Prince Nicholas smiled when the third movement began. He could instantly hear that it was based on a dance called a minuet. He thought that it was nice and graceful, but then the cellos and horns went, “BLAAAAP!”

The prince thought that the “stupid” musicians had made a mistake. When the orchestra repeated that part and it happened again, the prince frowned. He loved dancing and was sure that they were making fun of him because he was a terrible dancer.

Listen to the third movement below.

By the end of the third movement, the prince was thinking that he had just about enough of this new symphony! When the fourth movement began, however, he thought it was wonderful.

Prince Nicholas was enjoying himself and then the orchestra stopped suddenly. After a brief pause, the musicians began playing a slow, sad tune. This kind of thing just wasn’t done in symphonies during the Classical Era of classical music and the prince knew it. 

The prince was still trying to figure out what was going on when two musicians unexpectedly stood up, closed their music, blew out their candles, and left the stage.

Prince Nicholas was totally shocked! He was thinking, “What in the world is happening?” When he was just about to say something, another musician stood, closed his music, blew out his candle, and walked off the stage.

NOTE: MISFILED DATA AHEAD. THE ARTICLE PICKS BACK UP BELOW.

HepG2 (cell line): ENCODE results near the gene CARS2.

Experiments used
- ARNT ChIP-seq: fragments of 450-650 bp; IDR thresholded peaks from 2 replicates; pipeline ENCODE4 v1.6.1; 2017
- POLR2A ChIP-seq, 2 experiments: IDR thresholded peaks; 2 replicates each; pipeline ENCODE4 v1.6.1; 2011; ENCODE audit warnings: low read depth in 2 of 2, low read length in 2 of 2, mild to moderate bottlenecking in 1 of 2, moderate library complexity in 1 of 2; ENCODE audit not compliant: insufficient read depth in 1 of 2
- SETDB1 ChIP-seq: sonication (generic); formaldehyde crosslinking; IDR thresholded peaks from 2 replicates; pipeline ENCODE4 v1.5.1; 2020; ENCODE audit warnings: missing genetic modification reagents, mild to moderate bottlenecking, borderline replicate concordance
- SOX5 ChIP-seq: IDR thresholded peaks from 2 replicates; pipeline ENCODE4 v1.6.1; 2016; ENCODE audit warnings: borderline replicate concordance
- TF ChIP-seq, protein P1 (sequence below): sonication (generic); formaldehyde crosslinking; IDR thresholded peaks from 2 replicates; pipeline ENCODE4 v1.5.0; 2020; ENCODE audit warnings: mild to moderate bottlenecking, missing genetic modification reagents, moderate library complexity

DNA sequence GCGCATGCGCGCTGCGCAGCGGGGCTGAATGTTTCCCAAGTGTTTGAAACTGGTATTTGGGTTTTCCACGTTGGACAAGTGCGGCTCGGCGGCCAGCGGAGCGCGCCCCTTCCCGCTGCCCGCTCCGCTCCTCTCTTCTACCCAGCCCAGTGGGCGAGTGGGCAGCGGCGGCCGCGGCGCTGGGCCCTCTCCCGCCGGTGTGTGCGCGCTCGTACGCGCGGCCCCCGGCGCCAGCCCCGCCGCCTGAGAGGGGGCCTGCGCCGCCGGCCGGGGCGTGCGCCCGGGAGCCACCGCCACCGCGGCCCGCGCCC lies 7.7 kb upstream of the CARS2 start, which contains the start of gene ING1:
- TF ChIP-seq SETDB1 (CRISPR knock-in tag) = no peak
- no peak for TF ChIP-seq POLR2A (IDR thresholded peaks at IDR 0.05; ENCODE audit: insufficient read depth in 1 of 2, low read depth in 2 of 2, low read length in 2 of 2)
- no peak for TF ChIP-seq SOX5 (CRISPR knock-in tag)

A few bars of music later, another musician left… followed shortly after by another musician. This continued to happen as one by one they left the stage. Finally, there was only Papa Haydn and Tomasini. They were playing a slow duet. Then like all of the others, they stood, closed their music, blew out their candles, and left the dark stage.

Let’s listen to the fourth movement. Feel free to skip to the specific spots mentioned below.

  • 0:00  The beginning 
  • 3:00  The pause
  • 4:15  Musicians start leaving. I love the way they acted this out (even though it isn’t totally authentic). I would watch this in its entirety. 
  • 6:55  This is where Haydn and Tomasini were the only ones left on stage. (Haydn conducted from his seat while playing the violin.)
  • 7:30  When Haydn and Tomasini left. Watch until the end.

It was extremely awkward as the audience just sat there and the musicians were waiting anxiously backstage. It was possible that this would not turn out the way they wanted.

Prince Nicholas stared at the empty stage and thought about the music he had just heard.

He then began to clap. “Bravo Haydn! You have made your point.” He realized how he had kept the musicians away from their families far too long. He said, “…pack your bags. Tomorrow we head for home. Farewell, musicians. Farewell, Haydn. Farewell, Esterhaza!”

The next lesson in this series is Surprise Symphony and Haydn’s Later Years.